Although 60 patients were enrolled, the researchers only included the 22 patients who were carriers of BRCA1 or BRCA2 mutations. Patients were initially given a 10mg dose of olaparib once a day for two of every three weeks. This dose was subsequently increased to 60mg, twice daily, and then further increased to up to 600mg twice daily, given continuously. Adverse events were graded one to five according to the Common Terminology Criteria for Adverse Events, where one is a mild event, like transient flushing, and five is death. The dose was increased according to a protocol, such as a doubling of the dose in the absence of adverse effects of grade two or higher during that cycle. In this way, the researchers estimated toxicity of the drug at a given dose. The dose was considered the maximum that could be administered if two signs of dose-limiting toxicity were observed during the first treatment cycle. A drug-related adverse effect of grade three or four occurring in the first cycle was considered a sign of dose-limiting toxicity. In other words, this was the top dose and was not increased.
Samples of peripheral-blood mononuclear cells (a type of white blood cell), plucked eyebrow-hair follicles, and tumour tissue were tested for antitumour response.
Safety evaluations were conducted at the beginning of the trial and afterwards at weekly visits. Each evaluation consisted of the patients’ history being taken, a physical examination, laboratory tests, including a complete blood count, levels of clotting factors and electrolytes, liver- and renal-function tests, and an electrocardiographic tracing.
What were the results of the study?
The olaparib dose and schedule were increased from 10mg daily for two of every three weeks to 600mg twice daily continuously. Five patients managed to get to this top dose.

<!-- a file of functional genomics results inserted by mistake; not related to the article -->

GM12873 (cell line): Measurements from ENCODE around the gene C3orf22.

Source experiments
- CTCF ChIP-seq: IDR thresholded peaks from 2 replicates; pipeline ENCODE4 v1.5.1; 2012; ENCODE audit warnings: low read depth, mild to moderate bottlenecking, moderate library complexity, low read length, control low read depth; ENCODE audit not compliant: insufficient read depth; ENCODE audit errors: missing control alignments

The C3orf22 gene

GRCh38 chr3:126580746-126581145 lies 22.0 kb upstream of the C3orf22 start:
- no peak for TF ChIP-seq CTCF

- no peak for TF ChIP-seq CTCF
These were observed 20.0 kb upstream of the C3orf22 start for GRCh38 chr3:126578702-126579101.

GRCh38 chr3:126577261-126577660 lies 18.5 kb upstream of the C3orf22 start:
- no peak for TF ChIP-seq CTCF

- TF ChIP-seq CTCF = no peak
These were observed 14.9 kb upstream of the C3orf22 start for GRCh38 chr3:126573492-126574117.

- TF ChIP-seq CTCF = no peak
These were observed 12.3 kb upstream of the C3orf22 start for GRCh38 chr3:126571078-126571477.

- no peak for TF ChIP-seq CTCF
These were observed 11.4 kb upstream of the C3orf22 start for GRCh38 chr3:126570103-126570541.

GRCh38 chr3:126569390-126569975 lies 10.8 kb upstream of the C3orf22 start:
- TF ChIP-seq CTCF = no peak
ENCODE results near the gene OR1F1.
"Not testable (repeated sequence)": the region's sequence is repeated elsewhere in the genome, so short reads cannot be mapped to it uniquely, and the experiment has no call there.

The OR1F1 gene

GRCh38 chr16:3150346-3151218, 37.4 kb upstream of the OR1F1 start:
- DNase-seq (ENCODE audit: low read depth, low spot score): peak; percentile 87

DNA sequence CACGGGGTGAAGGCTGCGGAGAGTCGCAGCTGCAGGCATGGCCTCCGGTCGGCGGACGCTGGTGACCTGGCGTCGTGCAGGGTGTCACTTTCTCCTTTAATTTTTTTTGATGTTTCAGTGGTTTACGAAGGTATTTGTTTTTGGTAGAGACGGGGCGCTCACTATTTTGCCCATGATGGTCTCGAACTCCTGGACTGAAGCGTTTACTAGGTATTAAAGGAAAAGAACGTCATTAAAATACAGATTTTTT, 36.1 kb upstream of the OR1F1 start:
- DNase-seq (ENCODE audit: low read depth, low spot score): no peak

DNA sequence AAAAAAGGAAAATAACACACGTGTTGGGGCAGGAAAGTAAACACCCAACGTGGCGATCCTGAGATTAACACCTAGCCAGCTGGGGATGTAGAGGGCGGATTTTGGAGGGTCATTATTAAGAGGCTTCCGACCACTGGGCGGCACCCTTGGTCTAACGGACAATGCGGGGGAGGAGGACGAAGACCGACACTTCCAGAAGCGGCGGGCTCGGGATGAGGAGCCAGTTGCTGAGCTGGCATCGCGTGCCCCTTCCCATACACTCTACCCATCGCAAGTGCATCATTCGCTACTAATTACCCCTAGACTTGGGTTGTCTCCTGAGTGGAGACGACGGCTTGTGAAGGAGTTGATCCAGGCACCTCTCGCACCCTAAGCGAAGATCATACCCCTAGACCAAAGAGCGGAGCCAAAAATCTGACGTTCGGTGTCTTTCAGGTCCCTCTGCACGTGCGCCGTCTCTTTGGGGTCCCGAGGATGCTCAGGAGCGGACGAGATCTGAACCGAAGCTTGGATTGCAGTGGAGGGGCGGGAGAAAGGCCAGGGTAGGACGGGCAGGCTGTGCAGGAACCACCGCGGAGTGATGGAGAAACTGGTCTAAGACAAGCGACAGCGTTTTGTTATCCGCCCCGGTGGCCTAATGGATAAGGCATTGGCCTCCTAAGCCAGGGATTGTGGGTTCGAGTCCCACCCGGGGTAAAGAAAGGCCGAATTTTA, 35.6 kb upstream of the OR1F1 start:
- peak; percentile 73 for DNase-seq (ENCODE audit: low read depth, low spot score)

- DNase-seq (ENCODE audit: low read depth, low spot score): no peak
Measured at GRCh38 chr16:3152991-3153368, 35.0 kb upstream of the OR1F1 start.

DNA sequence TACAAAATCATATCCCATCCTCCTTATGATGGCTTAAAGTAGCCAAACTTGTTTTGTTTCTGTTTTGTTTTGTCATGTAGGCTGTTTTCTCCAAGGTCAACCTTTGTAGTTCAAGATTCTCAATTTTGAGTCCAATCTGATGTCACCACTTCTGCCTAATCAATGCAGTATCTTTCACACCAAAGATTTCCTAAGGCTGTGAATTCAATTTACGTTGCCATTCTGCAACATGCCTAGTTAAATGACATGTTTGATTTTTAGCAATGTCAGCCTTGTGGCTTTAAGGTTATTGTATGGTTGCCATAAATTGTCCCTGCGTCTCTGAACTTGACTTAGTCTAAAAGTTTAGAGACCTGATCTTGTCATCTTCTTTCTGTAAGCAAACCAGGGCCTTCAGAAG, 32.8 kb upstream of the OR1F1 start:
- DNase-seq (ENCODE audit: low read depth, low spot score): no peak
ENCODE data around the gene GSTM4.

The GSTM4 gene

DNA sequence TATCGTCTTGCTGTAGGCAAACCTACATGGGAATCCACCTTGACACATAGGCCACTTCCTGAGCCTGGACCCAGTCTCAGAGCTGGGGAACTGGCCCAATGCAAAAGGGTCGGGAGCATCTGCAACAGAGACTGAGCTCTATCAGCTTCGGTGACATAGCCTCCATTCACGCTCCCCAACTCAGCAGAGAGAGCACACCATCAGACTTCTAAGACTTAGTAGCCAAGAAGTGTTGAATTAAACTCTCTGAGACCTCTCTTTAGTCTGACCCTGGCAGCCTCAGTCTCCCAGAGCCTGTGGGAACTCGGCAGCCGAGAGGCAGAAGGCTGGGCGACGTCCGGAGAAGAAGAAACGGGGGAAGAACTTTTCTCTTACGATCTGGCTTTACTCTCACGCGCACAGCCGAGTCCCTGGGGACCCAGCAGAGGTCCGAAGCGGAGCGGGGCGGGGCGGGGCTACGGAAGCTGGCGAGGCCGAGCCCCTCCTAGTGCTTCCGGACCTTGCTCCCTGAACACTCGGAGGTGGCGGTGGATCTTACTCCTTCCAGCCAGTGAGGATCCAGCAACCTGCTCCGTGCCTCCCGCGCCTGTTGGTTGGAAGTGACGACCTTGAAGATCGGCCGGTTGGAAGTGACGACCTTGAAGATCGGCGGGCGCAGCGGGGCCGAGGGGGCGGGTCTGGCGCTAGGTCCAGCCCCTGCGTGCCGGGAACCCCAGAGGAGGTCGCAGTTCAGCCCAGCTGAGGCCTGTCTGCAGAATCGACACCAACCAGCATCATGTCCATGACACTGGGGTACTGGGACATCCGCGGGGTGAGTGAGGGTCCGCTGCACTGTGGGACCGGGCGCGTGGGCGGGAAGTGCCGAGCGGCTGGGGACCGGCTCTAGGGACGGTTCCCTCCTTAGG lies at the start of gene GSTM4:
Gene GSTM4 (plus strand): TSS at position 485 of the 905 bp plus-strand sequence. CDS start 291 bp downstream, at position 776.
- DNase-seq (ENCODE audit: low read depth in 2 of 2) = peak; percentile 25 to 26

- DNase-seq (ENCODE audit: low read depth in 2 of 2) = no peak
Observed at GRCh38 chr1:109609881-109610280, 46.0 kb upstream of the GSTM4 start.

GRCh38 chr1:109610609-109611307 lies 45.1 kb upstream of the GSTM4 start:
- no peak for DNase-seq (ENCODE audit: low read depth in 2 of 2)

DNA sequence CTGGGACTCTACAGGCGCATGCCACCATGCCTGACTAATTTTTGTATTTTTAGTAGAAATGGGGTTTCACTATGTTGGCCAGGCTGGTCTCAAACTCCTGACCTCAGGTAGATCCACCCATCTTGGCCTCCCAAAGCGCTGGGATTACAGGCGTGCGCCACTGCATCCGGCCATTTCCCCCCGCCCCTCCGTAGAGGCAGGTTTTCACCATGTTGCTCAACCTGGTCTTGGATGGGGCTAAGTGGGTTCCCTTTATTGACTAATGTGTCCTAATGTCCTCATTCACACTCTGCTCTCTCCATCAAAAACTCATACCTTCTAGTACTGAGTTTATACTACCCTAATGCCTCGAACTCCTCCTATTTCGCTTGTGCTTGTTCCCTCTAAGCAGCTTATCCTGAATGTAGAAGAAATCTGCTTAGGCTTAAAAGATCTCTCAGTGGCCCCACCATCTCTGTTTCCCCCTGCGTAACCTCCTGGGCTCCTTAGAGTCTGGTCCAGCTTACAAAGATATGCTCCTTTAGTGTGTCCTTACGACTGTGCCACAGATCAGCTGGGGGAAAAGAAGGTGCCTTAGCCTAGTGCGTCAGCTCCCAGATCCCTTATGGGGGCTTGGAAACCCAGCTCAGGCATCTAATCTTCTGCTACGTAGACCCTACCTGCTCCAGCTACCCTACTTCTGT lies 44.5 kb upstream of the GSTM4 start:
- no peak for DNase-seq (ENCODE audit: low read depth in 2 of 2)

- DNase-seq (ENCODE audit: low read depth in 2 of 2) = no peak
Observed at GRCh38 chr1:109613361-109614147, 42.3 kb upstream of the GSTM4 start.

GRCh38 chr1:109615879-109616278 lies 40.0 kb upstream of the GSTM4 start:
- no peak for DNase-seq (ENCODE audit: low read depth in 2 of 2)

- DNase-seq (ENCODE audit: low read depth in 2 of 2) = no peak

Reversible dose-limiting toxicity (temporary toxic side effects of the drug) was seen in one of eight patients receiving 400mg twice daily (grade three mood alteration and fatigue) and two of five patients receiving 600mg twice daily (grade four thrombocytopenia and grade three somnolence). Other adverse effects included mild stomach upset.
When the researchers tested the anti-cancer properties of the drug by examining the tissue samples, the results confirmed inhibition of the PARP enzyme.
This objective antitumour activity was reported only in mutation carriers, all of whom had ovarian, breast or prostate cancer and had received multiple treatment regimens.
What interpretations did the researchers draw from these results?
The researchers say that olaparib has few of the adverse effects of conventional chemotherapy. It inhibits PARP and has antitumour activity in cancer associated with the BRCA1 or BRCA2 mutation.
What does the NHS Knowledge Service make of this study?
Creating drugs that selectively kill cancer cells without harming normal cells is notoriously difficult. This phase 1 trial indicates that olaparib might be able to do this. The researchers have shown that the drug can selectively kill cancer cells by targeting the DNA repair mechanisms in cancer cells that carry two specific oncogenes (mutated forms of genes involved in the process that causes normal cells to become cancer cells).
As with all early non-randomised studies conducted in small numbers of people, care must be taken not to prematurely build up expectations of the drug’s effectiveness. Some cautions:
- It is possible that rare or unusual adverse effects, which were not measured in this trial, will appear in future studies. It is also important to consider that these patients were seriously ill and may have been more prepared to put up with minor and reversible adverse events.
- An editorial in the journal in which the study was published mentions that, at least in cell culture, there is a suggestion that cells might become resistant to PARP inhibition.
- The therapy has so far only been tested in selected familial forms of cancer.
- Clinical outcomes, such as long-tem survival, have not yet been evaluated.
Overall, this well-conducted study appears to demonstrate a new approach to treating the BRCA1 and BRCA2 cancers and the drug’s future will be observed with interest.